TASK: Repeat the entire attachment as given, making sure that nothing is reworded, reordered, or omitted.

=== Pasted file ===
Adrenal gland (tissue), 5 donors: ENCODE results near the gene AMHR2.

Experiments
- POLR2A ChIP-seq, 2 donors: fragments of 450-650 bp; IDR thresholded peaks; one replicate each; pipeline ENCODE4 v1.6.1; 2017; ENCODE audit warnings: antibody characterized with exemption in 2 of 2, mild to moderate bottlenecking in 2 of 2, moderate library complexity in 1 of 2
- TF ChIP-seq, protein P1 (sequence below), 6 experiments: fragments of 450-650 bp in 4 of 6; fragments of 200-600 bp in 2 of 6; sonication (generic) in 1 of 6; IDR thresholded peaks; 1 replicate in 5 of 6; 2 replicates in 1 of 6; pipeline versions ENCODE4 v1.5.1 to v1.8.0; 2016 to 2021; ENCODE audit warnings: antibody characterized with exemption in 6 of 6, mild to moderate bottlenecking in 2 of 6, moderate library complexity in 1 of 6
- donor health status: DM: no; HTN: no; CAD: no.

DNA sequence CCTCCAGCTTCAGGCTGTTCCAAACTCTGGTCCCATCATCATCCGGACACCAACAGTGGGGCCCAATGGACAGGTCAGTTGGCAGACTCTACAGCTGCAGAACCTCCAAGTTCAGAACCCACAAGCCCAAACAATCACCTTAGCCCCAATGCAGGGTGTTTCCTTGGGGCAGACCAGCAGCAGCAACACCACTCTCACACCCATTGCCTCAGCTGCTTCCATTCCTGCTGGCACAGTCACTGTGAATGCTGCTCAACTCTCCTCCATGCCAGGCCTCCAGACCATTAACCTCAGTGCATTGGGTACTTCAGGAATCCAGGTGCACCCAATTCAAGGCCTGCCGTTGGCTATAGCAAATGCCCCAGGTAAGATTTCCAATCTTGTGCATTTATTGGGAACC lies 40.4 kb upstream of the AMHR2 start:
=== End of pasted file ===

Adrenal gland (tissue), 5 donors: ENCODE results near the gene AMHR2.

Experiments
- POLR2A ChIP-seq, 2 donors: fragments of 450-650 bp; IDR thresholded peaks; one replicate each; pipeline ENCODE4 v1.6.1; 2017; ENCODE audit warnings: antibody characterized with exemption in 2 of 2, mild to moderate bottlenecking in 2 of 2, moderate library complexity in 1 of 2
- TF ChIP-seq, protein P1 (sequence below), 6 experiments: fragments of 450-650 bp in 4 of 6; fragments of 200-600 bp in 2 of 6; sonication (generic) in 1 of 6; IDR thresholded peaks; 1 replicate in 5 of 6; 2 replicates in 1 of 6; pipeline versions ENCODE4 v1.5.1 to v1.8.0; 2016 to 2021; ENCODE audit warnings: antibody characterized with exemption in 6 of 6, mild to moderate bottlenecking in 2 of 6, moderate library complexity in 1 of 6
- donor health status: DM: no; HTN: no; CAD: no.

DNA sequence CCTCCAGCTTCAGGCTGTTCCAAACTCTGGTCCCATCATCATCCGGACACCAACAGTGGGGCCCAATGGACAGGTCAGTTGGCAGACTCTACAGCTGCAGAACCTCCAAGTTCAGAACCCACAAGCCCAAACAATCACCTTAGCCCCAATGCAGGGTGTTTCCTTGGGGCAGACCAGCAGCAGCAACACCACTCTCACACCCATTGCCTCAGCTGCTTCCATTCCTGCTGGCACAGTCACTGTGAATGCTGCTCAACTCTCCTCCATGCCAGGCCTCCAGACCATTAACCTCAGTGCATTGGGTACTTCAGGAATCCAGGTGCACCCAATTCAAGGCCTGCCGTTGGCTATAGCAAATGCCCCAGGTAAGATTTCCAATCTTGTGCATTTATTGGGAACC lies 40.4 kb upstream of the AMHR2 start: